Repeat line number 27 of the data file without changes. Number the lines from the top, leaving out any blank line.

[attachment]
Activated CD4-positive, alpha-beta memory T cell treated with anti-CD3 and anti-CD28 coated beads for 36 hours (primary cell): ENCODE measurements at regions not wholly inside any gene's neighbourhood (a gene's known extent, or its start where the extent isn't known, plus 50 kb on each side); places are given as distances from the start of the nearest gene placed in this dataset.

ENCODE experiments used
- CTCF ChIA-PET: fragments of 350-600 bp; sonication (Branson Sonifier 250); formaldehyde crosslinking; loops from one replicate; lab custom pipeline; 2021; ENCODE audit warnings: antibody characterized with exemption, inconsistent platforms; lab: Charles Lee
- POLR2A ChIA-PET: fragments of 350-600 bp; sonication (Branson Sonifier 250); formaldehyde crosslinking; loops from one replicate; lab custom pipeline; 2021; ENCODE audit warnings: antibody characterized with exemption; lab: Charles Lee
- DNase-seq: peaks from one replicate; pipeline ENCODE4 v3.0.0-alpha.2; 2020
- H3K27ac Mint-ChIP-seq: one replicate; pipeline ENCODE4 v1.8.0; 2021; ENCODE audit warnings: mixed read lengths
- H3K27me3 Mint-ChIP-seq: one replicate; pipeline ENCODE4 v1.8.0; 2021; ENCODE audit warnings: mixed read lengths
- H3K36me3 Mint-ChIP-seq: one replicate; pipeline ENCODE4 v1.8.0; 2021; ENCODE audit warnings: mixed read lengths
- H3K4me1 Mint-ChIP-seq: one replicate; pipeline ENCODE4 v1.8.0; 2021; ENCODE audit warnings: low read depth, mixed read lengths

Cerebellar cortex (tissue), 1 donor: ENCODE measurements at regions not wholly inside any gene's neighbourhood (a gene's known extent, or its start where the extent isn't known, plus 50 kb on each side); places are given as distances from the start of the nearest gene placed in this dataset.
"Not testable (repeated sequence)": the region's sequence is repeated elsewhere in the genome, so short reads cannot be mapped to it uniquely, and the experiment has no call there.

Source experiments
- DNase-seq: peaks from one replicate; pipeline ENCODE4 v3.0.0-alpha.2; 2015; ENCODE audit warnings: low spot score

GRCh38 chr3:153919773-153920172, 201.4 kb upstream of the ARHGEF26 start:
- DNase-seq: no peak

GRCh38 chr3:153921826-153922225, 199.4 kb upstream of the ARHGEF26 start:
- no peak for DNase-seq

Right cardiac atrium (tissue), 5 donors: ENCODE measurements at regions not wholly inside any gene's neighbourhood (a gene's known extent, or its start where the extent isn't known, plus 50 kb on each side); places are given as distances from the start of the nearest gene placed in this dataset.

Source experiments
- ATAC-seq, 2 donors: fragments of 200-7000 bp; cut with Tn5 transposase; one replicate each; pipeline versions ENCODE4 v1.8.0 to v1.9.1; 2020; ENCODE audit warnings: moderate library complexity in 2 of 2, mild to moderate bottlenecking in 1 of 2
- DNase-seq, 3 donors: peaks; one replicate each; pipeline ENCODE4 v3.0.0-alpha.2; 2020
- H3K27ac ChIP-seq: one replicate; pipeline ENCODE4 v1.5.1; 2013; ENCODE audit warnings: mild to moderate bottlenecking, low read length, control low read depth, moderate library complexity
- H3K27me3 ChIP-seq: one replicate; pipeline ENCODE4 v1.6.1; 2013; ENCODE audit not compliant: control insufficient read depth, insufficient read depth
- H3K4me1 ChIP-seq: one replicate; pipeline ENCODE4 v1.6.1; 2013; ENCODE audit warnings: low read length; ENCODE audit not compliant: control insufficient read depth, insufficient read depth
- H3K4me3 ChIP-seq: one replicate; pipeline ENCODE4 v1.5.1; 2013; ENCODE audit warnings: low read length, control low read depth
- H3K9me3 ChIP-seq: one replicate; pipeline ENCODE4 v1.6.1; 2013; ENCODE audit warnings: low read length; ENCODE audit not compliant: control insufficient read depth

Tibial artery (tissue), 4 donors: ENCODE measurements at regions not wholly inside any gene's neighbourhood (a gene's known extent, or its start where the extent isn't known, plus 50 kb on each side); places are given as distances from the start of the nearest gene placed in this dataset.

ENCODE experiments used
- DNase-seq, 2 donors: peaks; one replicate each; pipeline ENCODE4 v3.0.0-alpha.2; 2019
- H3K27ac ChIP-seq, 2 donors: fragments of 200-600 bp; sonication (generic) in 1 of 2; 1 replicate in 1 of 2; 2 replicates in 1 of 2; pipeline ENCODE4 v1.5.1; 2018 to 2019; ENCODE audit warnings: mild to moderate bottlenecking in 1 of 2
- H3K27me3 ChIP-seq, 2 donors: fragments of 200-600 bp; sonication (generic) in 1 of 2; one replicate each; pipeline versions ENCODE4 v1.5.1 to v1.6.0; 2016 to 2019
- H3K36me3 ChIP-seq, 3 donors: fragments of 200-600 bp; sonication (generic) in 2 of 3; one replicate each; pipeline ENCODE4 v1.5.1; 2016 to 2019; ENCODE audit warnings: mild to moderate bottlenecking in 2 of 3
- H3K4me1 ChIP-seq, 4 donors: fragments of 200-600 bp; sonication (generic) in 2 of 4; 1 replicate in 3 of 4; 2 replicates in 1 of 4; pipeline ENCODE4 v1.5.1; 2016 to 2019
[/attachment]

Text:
Tibial artery (tissue), 4 donors: ENCODE measurements at regions not wholly inside any gene's neighbourhood (a gene's known extent, or its start where the extent isn't known, plus 50 kb on each side); places are given as distances from the start of the nearest gene placed in this dataset.